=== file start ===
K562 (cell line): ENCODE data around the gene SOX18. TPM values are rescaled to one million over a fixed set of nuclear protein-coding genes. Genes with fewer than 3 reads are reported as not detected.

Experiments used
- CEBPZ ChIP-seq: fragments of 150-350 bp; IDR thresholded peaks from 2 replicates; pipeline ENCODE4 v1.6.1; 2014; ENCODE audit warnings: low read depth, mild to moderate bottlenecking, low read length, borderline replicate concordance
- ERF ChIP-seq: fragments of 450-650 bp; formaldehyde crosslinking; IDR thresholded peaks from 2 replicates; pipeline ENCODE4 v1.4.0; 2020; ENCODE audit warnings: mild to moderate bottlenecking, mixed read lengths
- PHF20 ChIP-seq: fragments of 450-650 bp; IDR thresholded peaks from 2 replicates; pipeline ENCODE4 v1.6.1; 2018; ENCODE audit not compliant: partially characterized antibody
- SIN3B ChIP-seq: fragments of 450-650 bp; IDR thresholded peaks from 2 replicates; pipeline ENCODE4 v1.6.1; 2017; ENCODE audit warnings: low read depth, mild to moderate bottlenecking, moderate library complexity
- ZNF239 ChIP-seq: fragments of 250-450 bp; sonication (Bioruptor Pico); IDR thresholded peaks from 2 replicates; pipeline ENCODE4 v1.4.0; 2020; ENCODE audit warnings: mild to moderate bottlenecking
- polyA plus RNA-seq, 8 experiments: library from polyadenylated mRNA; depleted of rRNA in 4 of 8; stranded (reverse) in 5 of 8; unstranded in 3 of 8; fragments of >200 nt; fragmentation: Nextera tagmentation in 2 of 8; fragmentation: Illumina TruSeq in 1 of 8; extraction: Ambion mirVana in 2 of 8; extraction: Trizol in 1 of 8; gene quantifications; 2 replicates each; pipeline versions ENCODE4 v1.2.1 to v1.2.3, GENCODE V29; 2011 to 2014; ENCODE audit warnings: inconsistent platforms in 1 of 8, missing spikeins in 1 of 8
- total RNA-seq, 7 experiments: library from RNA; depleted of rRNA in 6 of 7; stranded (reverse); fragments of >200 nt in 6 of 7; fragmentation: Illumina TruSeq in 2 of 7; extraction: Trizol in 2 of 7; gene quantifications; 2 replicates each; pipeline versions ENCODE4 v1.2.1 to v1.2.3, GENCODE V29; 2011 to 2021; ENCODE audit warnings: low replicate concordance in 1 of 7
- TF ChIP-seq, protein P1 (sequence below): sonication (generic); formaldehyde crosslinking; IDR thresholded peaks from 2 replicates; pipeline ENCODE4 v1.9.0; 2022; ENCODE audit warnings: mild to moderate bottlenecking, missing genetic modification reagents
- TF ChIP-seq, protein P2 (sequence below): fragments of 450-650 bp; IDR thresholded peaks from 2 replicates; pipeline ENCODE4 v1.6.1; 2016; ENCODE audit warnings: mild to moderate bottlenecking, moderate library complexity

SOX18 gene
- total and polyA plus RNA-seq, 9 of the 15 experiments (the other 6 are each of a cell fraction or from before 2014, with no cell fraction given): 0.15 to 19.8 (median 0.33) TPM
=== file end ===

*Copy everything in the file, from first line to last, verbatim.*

K562 (cell line): ENCODE data around the gene SOX18. TPM values are rescaled to one million over a fixed set of nuclear protein-coding genes. Genes with fewer than 3 reads are reported as not detected.

Experiments used
- CEBPZ ChIP-seq: fragments of 150-350 bp; IDR thresholded peaks from 2 replicates; pipeline ENCODE4 v1.6.1; 2014; ENCODE audit warnings: low read depth, mild to moderate bottlenecking, low read length, borderline replicate concordance
- ERF ChIP-seq: fragments of 450-650 bp; formaldehyde crosslinking; IDR thresholded peaks from 2 replicates; pipeline ENCODE4 v1.4.0; 2020; ENCODE audit warnings: mild to moderate bottlenecking, mixed read lengths
- PHF20 ChIP-seq: fragments of 450-650 bp; IDR thresholded peaks from 2 replicates; pipeline ENCODE4 v1.6.1; 2018; ENCODE audit not compliant: partially characterized antibody
- SIN3B ChIP-seq: fragments of 450-650 bp; IDR thresholded peaks from 2 replicates; pipeline ENCODE4 v1.6.1; 2017; ENCODE audit warnings: low read depth, mild to moderate bottlenecking, moderate library complexity
- ZNF239 ChIP-seq: fragments of 250-450 bp; sonication (Bioruptor Pico); IDR thresholded peaks from 2 replicates; pipeline ENCODE4 v1.4.0; 2020; ENCODE audit warnings: mild to moderate bottlenecking
- polyA plus RNA-seq, 8 experiments: library from polyadenylated mRNA; depleted of rRNA in 4 of 8; stranded (reverse) in 5 of 8; unstranded in 3 of 8; fragments of >200 nt; fragmentation: Nextera tagmentation in 2 of 8; fragmentation: Illumina TruSeq in 1 of 8; extraction: Ambion mirVana in 2 of 8; extraction: Trizol in 1 of 8; gene quantifications; 2 replicates each; pipeline versions ENCODE4 v1.2.1 to v1.2.3, GENCODE V29; 2011 to 2014; ENCODE audit warnings: inconsistent platforms in 1 of 8, missing spikeins in 1 of 8
- total RNA-seq, 7 experiments: library from RNA; depleted of rRNA in 6 of 7; stranded (reverse); fragments of >200 nt in 6 of 7; fragmentation: Illumina TruSeq in 2 of 7; extraction: Trizol in 2 of 7; gene quantifications; 2 replicates each; pipeline versions ENCODE4 v1.2.1 to v1.2.3, GENCODE V29; 2011 to 2021; ENCODE audit warnings: low replicate concordance in 1 of 7
- TF ChIP-seq, protein P1 (sequence below): sonication (generic); formaldehyde crosslinking; IDR thresholded peaks from 2 replicates; pipeline ENCODE4 v1.9.0; 2022; ENCODE audit warnings: mild to moderate bottlenecking, missing genetic modification reagents
- TF ChIP-seq, protein P2 (sequence below): fragments of 450-650 bp; IDR thresholded peaks from 2 replicates; pipeline ENCODE4 v1.6.1; 2016; ENCODE audit warnings: mild to moderate bottlenecking, moderate library complexity

SOX18 gene
- total and polyA plus RNA-seq, 9 of the 15 experiments (the other 6 are each of a cell fraction or from before 2014, with no cell fraction given): 0.15 to 19.8 (median 0.33) TPM